Property owners in Seychelles who would like to grow a coco de mer palm on their land can apply for a seed to plant with the Seychelles Islands Foundation in a newly launched campaign to conserve the iconic species.
For SCR500 ($28), a person can apply to plant up to five seeds on their property, SIF’s chief executive, Frauke Fleischer-Dogley, said at a recent press conference.
The coco de mer is the world’s largest and heaviest nut, which when mature weighs between 15 to 30 kg. The species is endemic to Seychelles, an archipelago in the western Indian Ocean, and grows on Praslin and Curieuse, where SIF said the population is healthy.
Interested persons will need to submit details pertaining to the land on which the seed will be planted. This will include the name of the property owner, address, parcel number and contact details of the person. Other criteria, such as soil type, will be taken into account during the site visit. Applications will be accepted until December.
Fleischer-Dogley outlined that since the coco de mer grows to between 25 metres and 34 metres tall, the property owner will need an area of 10 by 10 metres per seed.
“We want to make sure that the coco de mer plant will not be cut down later as the site it was planted on isn’t convenient. When the location has been visited, we will help the person obtain a coco de mer from Vallee de Mai,” said the chief executive.
Coco de mer seeds for the public will mostly come from Vallee de Mai, where 50 to 60 nuts are collected per month, however, this does not mean that the Foundation has a stock of coco de mer seed that is ready to be planted available.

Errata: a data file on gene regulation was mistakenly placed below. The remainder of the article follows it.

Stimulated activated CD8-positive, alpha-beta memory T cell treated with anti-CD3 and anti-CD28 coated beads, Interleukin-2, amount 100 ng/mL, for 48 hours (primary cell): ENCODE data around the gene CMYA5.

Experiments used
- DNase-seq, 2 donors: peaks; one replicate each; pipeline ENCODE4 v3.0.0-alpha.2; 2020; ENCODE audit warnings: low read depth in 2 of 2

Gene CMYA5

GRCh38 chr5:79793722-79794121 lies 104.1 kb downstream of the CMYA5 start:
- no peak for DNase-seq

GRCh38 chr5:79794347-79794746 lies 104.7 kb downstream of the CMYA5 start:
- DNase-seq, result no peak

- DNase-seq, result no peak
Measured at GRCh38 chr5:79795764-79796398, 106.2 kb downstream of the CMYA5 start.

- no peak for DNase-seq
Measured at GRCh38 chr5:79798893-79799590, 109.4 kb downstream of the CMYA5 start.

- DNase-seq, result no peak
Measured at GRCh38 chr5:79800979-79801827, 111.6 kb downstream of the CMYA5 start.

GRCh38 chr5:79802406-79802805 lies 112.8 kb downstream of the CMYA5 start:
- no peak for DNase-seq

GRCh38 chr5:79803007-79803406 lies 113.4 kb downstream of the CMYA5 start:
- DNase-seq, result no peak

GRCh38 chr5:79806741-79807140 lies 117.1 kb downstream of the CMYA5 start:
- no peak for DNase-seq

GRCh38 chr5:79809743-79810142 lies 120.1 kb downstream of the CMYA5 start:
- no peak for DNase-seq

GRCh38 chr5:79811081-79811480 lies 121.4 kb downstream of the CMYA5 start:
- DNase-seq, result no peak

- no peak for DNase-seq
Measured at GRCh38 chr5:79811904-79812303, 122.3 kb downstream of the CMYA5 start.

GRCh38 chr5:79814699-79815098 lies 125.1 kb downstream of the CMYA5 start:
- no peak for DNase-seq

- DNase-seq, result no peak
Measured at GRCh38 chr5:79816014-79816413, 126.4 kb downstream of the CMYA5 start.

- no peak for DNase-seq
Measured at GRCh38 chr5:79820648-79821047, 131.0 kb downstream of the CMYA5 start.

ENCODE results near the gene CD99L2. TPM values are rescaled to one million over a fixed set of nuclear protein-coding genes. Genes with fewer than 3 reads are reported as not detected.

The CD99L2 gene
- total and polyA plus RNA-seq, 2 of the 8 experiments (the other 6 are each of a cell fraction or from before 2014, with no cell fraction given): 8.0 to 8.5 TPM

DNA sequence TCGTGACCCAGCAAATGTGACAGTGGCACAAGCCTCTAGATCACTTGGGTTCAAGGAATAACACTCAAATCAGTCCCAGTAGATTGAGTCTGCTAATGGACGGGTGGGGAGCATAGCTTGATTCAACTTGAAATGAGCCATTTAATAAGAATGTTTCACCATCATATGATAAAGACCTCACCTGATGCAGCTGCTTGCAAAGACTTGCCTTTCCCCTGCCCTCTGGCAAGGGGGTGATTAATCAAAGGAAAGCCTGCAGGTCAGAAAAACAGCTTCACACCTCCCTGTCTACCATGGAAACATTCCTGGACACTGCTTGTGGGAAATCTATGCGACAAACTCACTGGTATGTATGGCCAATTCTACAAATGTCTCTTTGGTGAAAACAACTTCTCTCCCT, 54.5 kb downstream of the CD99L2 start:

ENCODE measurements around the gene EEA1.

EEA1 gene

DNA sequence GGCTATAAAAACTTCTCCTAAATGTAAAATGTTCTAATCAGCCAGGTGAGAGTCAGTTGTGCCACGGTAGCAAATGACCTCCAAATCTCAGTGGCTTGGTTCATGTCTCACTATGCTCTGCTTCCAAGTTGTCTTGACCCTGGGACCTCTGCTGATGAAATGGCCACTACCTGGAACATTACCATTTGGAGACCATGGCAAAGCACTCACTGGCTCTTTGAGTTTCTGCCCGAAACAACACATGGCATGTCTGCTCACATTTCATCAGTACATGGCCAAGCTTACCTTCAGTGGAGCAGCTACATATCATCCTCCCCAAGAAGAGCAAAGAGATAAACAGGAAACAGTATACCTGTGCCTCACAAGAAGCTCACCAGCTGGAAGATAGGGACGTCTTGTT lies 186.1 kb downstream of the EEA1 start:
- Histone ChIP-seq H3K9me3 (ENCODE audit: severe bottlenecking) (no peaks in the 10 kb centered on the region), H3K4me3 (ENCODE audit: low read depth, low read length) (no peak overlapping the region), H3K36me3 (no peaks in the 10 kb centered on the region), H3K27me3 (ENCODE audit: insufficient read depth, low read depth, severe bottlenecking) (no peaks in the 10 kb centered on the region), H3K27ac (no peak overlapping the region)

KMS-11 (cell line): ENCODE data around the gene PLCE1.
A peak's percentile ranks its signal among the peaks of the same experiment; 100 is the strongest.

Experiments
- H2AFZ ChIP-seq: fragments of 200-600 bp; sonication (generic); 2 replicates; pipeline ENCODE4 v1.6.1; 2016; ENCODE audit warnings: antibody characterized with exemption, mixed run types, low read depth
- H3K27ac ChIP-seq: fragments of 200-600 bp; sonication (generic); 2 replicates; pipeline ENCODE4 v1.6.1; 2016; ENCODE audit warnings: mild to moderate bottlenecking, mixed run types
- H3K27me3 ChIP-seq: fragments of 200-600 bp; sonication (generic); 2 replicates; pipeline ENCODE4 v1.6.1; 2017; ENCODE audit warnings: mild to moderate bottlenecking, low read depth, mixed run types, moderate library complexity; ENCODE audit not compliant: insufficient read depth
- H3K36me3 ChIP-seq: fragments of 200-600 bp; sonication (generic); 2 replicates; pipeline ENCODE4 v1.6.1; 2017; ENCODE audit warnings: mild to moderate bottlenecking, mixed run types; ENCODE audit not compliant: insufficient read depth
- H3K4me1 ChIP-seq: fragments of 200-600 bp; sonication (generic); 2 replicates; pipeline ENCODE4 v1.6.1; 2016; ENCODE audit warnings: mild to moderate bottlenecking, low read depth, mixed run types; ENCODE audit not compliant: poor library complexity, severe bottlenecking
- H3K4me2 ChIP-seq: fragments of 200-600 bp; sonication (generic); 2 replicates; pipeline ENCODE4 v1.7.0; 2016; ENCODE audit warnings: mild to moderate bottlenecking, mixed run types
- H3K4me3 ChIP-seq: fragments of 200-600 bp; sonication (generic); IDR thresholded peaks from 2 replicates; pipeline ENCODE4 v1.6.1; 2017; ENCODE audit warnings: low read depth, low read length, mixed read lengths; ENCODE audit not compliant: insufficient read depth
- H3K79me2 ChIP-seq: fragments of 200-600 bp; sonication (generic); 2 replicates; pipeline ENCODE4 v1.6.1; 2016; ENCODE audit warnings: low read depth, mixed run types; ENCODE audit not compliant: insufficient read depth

Muzungaile said the coco de mer is a beautiful species to have at home and she is sure that many will be proud to say that they have the tree on their property. (Gerard Larose, Seychelles Tourism Board) Photo License: CC-BY
“A coconut is viable for planting when collected shortly after it has fallen; it cannot be a few months old when it is to be planted. We will do our best to pick up all the nuts that are falling. Once the coco de mer reaches the destined island where it will be planted, an officer from SIF will need to be present when the coco de mer is being planted,” she said.
A follow-up will be done six months later to ensure that the coco de mer is growing healthily. If the seed fails to sprout, the nut will be replaced if the foundation is satisfied that it is the same seed that was planted. To know if a tree is a female or male, a person will need to wait until the tree blossoms.
The director general of the biodiversity management and conservation, Marie-May Muzungaile, said that despite the waiting time for a person who has enough space, this should be of national pride.
“It is important when a person is taking the responsibility to take a coco de mer seed, they are taking the responsibility in its totality, meaning that they know that this is a species that is in high demand and is highly likely that they will need to establish some form of security on the premises to make sure that the fruits are not stolen,” said Muzungaile.
She added that “in the long term, this will become a good investment for them. It is a beautiful species to have at home and I am sure that many will be proud to say that they have a coco de mer tree on their property.”
A person who has a coco de mer plant on their property is categorised as a coco de mer producer and is registered with the Department of Environment.
Source: Seychelles News Agency